Price cuts on Intel processors following the company's announcement of new Pentiums this week mean the end of the MMX line is close.
As reported here earlier, Intel has decided to phase out the processors, and has now stated officially that it is ceasing production.
That will mean that the Pentium MMX chips, first introduced at the beginning of 1997, will now be phased out by the end of the year, leaving 32-bit processors as the entry level chip for all machines.
Intel officially cut prices on four of its Pentium IIs yesterday. The 233MHz processor now costs $198, down from $268, the 266MHz is $246 ($375), the 300MHz part $375 ($530) and the 333MHz part $492 ($583). All prices are in units of 1,000.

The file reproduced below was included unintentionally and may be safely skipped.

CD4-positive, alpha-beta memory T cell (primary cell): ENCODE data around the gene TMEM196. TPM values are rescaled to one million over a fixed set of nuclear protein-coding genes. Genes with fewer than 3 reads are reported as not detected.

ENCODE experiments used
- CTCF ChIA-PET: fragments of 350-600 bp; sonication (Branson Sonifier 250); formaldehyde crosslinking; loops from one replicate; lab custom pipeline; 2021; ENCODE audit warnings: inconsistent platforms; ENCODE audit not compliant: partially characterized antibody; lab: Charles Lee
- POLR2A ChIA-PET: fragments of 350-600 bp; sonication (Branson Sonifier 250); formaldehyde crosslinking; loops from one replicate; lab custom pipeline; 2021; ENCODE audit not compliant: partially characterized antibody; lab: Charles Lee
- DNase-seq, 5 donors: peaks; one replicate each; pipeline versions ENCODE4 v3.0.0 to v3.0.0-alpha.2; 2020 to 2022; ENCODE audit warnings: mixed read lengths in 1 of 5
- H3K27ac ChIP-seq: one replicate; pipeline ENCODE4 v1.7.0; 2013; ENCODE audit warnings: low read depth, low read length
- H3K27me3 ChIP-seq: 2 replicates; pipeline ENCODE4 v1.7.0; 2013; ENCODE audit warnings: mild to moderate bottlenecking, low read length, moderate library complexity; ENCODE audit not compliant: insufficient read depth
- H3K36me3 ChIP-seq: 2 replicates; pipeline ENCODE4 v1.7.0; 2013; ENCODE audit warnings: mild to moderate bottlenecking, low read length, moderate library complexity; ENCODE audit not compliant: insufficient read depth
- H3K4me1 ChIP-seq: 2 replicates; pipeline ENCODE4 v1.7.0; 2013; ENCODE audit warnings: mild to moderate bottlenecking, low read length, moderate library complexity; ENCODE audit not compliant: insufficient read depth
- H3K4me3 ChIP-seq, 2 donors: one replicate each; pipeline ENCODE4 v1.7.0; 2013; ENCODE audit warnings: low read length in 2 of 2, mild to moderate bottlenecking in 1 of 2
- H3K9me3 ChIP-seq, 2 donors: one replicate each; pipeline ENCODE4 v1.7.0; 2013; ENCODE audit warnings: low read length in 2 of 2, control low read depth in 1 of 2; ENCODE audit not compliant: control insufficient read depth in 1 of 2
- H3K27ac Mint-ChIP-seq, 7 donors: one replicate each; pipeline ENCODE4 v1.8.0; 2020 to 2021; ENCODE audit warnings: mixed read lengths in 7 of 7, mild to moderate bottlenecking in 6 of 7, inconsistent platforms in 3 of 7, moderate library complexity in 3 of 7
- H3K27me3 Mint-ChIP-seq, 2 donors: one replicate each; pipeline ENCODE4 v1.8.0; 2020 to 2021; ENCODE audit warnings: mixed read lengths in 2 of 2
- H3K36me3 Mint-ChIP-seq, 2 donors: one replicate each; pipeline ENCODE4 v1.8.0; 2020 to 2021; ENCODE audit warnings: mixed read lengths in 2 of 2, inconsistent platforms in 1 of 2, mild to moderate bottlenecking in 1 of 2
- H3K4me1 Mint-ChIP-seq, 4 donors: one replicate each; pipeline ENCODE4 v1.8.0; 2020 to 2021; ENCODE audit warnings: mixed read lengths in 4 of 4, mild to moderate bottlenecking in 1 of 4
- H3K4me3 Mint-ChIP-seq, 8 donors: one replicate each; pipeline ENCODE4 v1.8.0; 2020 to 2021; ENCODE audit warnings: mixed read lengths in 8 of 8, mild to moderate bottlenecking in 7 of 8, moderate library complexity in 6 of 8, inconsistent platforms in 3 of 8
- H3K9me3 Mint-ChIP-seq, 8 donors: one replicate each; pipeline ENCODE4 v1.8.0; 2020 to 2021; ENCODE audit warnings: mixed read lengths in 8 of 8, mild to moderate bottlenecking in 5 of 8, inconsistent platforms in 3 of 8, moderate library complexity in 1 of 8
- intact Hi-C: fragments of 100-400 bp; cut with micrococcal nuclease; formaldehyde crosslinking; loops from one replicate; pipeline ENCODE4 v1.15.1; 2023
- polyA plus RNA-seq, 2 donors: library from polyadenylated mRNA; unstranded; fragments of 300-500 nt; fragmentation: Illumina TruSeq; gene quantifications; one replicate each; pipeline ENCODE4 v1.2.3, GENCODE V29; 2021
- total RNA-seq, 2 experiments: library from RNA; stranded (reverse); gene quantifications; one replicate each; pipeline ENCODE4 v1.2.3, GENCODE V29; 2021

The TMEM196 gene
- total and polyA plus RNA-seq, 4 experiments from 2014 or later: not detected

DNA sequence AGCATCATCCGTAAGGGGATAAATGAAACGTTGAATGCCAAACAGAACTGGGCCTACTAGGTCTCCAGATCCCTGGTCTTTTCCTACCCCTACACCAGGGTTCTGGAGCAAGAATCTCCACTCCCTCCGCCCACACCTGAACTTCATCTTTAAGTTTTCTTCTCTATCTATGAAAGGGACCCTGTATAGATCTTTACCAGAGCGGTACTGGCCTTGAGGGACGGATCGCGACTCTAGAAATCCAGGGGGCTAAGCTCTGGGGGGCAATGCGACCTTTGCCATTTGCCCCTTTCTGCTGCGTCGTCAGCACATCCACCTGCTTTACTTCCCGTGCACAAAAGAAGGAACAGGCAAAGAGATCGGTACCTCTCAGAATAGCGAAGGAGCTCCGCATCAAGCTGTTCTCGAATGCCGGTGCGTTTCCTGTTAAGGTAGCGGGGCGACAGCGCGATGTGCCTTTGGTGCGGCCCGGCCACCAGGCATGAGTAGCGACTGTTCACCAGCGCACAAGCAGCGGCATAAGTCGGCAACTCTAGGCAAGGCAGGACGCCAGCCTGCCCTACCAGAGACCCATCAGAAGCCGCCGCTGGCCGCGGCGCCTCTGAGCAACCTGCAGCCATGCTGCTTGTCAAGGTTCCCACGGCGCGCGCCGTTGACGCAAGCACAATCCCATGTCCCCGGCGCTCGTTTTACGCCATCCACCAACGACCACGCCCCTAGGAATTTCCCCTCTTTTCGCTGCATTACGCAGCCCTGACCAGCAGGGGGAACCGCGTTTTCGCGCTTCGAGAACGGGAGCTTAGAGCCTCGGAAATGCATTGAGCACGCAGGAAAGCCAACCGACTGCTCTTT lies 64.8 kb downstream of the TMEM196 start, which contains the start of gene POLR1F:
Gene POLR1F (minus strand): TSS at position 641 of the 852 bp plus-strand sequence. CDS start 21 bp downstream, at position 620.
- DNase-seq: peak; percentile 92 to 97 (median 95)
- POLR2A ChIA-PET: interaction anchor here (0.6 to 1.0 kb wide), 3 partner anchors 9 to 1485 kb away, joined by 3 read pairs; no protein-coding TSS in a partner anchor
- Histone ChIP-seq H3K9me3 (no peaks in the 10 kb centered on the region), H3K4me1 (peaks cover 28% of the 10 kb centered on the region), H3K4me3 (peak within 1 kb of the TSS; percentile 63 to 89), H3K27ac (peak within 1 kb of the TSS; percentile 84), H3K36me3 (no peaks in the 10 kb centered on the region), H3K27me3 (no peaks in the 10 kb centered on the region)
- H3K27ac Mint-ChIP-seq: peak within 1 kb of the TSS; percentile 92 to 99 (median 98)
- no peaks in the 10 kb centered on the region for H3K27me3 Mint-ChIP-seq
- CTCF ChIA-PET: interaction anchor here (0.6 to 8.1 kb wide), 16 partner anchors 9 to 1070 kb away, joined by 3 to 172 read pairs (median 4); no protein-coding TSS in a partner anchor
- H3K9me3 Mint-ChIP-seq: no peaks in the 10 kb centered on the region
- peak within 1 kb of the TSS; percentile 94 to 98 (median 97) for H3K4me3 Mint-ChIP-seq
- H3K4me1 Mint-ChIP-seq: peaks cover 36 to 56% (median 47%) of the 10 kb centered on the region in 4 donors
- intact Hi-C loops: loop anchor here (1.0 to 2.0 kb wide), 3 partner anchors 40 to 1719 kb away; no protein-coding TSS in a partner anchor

The price cuts will pave the way for further reductions throughout this year, as Intel introduces further models of the PII.
Meanwhile, Intel also cut prices on the MMX chips that remain in its range. The 233MHz unit is now $134, down from $193 and the 166MHz and 200MHz chips are $95 ($123).
If demand for MMX technology continues, some chips will be in short supply even in the near term, forcing dealers and smaller OEMs to switch to the PII modules - a situation Intel will encourage.
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